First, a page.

(6)

where Hv is the Vickers hardness equal to the UTS.

The theoretical and experimental hardness values of the Al–Fe3O4 nanocomposites as a function of the number of ARB cycles are presented in Fig. 6. The curve reflects three outcomes: the hardness was less than the UTS (type I); the hardness was greater than the UTS (type II); and the hardness was equal to the value of the UTS. Naturally, the hardness of annealed materials falls between yield strength and the UTS [29]. During the first cycle (type I), the hardness rapidly increased which, as mentioned earlier, was caused by rising dislocation movement and slip bands. Furthermore, the grains were coarse, and the point of impact easily penetrated into the sample, consequently reducing the practical hardness to a level lower than the theoretical one. The hardness then dramatically increased (type II). In cycles two to five, the effects of the reinforcement nanoparticles with a high strength and hardness were thoroughly visible. The particles acted as a pin against dislocations and increased work hardening. The particle effect gradually diminished in the third zone (type III), and the practical hardness approached the theoretical value. This was caused by the continuous grain recrystallization in the final cycles of ARB.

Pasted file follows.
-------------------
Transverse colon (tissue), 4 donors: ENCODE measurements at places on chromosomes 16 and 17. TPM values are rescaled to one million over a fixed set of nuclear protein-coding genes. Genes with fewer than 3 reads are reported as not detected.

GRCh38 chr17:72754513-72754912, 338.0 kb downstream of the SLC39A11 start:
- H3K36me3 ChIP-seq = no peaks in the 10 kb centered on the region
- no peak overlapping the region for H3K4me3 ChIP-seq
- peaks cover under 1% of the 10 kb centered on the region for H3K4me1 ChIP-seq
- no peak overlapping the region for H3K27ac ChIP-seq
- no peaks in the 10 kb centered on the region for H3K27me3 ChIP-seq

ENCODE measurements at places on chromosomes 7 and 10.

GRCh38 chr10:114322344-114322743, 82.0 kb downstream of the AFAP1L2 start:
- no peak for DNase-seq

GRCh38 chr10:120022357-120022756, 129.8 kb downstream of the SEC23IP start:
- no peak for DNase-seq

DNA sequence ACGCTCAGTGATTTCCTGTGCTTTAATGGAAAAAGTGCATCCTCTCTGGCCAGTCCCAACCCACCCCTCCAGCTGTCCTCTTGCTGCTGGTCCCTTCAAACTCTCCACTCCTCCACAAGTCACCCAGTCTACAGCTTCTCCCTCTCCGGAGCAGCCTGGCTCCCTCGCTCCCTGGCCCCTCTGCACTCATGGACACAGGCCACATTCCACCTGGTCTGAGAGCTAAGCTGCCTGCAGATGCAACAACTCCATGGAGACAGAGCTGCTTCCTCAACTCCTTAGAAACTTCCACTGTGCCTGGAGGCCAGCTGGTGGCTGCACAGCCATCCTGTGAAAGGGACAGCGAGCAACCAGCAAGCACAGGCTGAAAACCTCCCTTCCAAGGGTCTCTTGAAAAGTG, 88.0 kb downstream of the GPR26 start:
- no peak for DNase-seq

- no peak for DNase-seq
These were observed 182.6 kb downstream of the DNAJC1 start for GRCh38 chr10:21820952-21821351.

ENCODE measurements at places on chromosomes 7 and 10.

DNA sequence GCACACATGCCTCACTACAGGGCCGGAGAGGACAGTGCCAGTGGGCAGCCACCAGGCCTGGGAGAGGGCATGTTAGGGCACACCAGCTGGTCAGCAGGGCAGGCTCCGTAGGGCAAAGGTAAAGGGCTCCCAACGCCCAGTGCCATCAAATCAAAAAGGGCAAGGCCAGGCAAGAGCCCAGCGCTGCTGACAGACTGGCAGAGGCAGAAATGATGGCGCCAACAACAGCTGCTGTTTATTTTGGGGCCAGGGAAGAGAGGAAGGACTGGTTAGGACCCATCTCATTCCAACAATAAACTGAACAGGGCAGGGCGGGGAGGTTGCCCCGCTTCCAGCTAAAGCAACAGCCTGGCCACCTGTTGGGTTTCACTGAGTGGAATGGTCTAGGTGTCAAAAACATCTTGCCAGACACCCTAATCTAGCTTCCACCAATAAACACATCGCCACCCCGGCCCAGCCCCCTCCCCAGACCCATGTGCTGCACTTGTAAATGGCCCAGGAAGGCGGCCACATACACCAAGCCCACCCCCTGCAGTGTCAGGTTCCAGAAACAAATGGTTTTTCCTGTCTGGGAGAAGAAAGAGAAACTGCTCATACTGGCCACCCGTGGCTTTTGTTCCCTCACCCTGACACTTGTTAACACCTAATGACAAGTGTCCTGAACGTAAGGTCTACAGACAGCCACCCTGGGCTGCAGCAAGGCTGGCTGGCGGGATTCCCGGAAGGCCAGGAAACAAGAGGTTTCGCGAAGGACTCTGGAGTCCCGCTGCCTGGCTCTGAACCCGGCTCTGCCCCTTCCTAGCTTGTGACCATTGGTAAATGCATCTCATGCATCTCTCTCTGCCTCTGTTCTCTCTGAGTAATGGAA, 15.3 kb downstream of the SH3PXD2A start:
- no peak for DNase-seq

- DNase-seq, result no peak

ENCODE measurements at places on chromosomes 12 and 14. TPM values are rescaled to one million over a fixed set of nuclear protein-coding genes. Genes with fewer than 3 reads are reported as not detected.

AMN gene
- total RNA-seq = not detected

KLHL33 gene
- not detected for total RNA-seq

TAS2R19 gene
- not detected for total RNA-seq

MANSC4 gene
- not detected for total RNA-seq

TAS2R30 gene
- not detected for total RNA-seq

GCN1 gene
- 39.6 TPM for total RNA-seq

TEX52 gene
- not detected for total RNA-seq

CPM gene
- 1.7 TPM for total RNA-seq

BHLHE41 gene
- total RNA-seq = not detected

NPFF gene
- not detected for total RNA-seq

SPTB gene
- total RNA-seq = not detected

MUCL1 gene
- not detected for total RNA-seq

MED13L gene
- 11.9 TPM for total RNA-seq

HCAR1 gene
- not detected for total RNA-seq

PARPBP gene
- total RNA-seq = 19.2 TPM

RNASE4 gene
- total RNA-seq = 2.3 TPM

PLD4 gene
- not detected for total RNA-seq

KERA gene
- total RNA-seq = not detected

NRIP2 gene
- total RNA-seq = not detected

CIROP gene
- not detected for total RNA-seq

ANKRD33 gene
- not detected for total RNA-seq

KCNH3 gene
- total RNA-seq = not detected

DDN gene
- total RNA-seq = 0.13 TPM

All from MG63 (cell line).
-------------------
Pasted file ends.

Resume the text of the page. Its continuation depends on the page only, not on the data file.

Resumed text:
Figure 5. Hardness values of Al–0.1% Fe3O4 at various ARB cycles (a) and indentation of hardness after (b) 2 and (c) 6 cycles

 

Figure 6. Curves of theoretical hardness and experimental hardness as a function of the number of ARB cycles

Figure 7 depicts the fracture surfaces of the Al–0.1% Fe3O4 nanocomposites after four ARB cycles. As presented in Fig. 7(b), voids were created in a direction perpendicular to the rolled plane (slightly toward the transverse direction), and the fracture in the metal matrix occurred because of the ductile rupture mechanism. Around the Fe3O4 agglomerates, dimples were less elongated than those observed in another of the specimens (denoted by red circles in Fig. 7(b)), but in another area, the accumulated particles increased and were fully elongated in the RD; ductile rupture also occurred. Figure 7(c) illustrates slip bands, which caused locking between a plate and a slip; this behavior then stopped (green arrow), as can be seen in the interface between the layers of the Al matrix, and then the slip continued in other directions. Microvoids likewise formed because of the particles.